I’m not sure how well this piece works, though the music is full of interest. The often-busy pianola part may not be to all tastes. I wonder if Jackson chose it because its sound might be suggestive of the clatter of an early aero engine. If so, the idea works well in the third section, ‘Flight’ where the women’s voices have long, soaring lines underpinned by an incessantly active pianola part. If the intention was to suggest the freedom of flight but that we rely on mechanical means to achieve that flying freedom then the effect works very well indeed. Elsewhere the pianola part is sometimes a distraction. There are also aspects of the text selection and setting which I find less than wholly convincing. In the second section, ‘Take-off’ the choir sings a contemporary newspaper account of the first flight by the Wright brothers. I’m not entirely sure that this prose is a good choice for singing though what does work well is the mounting excitement in the music as the words describe the take-off and the primitive plane breaking free of the ground. Later, in the penultimate section the choir sings quietly a perceptively prophetic text by Sir George Cayley (1773-1857) in which he expresses confidence that one day man will take to the skies. Over this a speaker (Charles Gibbs) reads a series of facts about aviation between 1911 and the late 1930s. The trouble is – for me – that his words obscure the choral element too much. However, the concluding section, ‘Chorale-Coda’ is much better. Here the choir sings Whitman-esque words by Hart Crane (1899-1932). Their music is in block chords, decorated by the pianola, and it rises to an ecstatic climax before dying away to a hushed close. Airplane Cantata is an interesting work but I’m unsure it will last the test of time, unlike many other Jackson choral works that I’ve heard.

The Choral Symphony is quite another matter. This is a work that I’m sure has ‘legs’ though it will remain, I suspect, the preserve of virtuoso ensembles for it sounds to me as if the score makes prodigious demands on the choir. Written as the climax to Jackson’s association with the BBC Singers, I carelessly missed the broadcast of the first performance in October 2012 while the BBC Singers were on tour in Denmark. I’m delighted to catch up with it now in this excellent recording.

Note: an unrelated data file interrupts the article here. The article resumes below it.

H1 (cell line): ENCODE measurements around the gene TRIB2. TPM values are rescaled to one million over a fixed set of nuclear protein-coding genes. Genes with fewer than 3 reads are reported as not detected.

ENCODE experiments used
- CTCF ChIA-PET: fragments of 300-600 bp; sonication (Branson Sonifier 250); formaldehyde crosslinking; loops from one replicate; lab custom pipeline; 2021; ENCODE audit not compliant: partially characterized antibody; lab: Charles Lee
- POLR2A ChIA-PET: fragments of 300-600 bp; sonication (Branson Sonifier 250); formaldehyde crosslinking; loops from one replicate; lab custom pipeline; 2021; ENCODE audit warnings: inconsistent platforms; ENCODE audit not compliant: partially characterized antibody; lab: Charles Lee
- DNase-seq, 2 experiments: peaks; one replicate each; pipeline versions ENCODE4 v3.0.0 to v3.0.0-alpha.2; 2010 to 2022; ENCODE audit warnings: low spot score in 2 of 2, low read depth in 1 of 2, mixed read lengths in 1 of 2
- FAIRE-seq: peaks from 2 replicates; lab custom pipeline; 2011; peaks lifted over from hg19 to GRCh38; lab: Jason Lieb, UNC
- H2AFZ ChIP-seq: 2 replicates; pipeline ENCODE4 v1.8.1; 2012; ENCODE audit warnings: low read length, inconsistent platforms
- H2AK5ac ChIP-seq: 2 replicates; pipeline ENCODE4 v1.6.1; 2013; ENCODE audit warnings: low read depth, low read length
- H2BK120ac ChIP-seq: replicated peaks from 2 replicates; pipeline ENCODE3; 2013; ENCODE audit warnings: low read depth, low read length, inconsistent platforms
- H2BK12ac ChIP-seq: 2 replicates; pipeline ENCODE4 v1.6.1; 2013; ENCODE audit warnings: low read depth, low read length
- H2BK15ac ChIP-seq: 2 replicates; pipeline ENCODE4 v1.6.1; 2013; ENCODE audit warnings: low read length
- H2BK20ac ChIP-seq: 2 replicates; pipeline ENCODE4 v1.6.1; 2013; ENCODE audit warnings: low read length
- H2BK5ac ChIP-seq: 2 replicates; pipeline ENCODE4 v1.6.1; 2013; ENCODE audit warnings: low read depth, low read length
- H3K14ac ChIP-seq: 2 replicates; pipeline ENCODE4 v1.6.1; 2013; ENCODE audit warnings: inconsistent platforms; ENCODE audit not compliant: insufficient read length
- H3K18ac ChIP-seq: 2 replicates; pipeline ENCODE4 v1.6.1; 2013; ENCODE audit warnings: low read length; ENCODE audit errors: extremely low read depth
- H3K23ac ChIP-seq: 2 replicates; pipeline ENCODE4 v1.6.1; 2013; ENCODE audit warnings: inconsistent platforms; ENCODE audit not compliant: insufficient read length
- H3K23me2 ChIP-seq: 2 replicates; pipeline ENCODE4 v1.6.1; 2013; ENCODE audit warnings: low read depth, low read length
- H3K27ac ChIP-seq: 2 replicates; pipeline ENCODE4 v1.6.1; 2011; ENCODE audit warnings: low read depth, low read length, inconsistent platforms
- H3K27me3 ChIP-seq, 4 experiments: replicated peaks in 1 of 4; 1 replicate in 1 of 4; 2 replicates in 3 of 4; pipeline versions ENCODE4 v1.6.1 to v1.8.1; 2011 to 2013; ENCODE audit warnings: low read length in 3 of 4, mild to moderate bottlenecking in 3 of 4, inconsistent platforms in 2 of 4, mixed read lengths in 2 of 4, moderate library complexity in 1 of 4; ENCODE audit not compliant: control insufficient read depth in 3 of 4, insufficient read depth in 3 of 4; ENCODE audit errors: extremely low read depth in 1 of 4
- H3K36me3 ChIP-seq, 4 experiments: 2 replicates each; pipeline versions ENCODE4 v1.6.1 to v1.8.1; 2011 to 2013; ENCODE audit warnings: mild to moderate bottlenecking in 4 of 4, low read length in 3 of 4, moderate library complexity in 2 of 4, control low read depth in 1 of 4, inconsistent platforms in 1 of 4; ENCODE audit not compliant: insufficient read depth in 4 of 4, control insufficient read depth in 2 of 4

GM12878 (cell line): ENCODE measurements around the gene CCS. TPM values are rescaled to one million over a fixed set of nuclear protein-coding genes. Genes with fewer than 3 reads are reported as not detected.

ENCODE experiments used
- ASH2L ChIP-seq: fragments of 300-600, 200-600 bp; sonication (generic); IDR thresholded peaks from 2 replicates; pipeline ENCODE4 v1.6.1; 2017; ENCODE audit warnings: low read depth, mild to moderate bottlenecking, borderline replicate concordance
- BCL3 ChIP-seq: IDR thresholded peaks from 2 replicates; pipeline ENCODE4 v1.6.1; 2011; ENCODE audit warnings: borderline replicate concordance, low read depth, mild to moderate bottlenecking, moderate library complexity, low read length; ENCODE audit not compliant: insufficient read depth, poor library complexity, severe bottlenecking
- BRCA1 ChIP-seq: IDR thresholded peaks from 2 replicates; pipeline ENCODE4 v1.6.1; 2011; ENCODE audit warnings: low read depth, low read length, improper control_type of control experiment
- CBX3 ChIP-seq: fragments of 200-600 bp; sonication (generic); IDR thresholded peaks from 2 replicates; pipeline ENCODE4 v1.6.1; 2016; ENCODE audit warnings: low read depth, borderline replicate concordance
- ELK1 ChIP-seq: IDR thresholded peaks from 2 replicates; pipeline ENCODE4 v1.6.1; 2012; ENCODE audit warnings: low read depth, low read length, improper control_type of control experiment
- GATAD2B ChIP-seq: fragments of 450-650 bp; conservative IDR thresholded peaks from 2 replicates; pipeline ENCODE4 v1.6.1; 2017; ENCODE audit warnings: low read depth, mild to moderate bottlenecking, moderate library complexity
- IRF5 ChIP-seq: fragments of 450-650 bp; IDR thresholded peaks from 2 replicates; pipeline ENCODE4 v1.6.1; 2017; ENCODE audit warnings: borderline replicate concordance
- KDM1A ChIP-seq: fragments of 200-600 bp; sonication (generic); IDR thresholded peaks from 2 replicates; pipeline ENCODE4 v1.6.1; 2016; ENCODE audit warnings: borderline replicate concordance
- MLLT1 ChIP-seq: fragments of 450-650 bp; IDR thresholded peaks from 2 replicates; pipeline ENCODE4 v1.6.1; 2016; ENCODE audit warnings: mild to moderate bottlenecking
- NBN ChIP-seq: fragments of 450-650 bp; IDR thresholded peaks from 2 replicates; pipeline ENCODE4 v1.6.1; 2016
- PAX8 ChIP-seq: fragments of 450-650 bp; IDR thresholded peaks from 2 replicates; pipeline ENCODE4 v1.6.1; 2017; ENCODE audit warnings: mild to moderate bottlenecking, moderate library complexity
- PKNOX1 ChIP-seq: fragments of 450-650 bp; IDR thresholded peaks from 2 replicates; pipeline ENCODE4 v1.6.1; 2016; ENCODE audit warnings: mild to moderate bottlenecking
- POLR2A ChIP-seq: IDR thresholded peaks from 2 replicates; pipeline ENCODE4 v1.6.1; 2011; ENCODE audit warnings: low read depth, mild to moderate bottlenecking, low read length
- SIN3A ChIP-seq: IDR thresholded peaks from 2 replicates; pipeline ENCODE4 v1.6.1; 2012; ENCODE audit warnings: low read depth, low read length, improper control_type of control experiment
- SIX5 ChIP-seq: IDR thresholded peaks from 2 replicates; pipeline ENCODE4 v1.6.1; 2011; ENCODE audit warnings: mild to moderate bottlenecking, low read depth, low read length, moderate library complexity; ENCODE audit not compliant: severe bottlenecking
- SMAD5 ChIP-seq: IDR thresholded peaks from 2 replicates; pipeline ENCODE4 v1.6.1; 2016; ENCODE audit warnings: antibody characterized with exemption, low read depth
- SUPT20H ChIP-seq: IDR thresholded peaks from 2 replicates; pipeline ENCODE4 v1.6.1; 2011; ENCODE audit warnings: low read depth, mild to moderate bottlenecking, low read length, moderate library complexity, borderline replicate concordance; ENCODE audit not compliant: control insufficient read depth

The work is a celebration of London and Jackson has drawn on a wide variety of sources for his four-movement work. All but one of the thirteen texts is in English – the exception is a brief contribution from the Roma poet, Tacitus. The texts range from the sixteenth century to the present day. Like everything else on the disc, except Airplane Cantata the choir is unaccompanied and there are several solos, all sung by members of the choir. Prodigious virtuosity is required in the first movement, not least in terms of articulating the rhythmic vitality of the music. The second movement, which is the longest, is nocturne-like and contains a lot of very atmospheric and beautiful writing for voices. The scherzo sets a vigorously contemporary poem by George the Poet (b. 1991). The music is very fast and energetic and the choir is required to speak as well as sing. The precision of the BBC Singers is amazing. The final movement sets four more texts plus the few words by Tacitus. Though the music is fascinating I had a sense that this movement is a bit disjointed compared to the others. Nonetheless, this Choral Symphony is an important work and its first recording is a conspicuous success.

Throughout this exciting and demanding programme the BBC Singers perform with the virtuosity which we’re accustomed to hearing from them. They’re under the assured direction of David Hill except for the Airplane Cantata, for which James Morgan is at the controls. Gabriel Jackson’s music receives splendid advocacy here and this disc will be a mandatory purchase for all his admirers, especially as all the pieces, with the exception of The Voice of the Bard, are appearing on disc for the first time.

John Quinn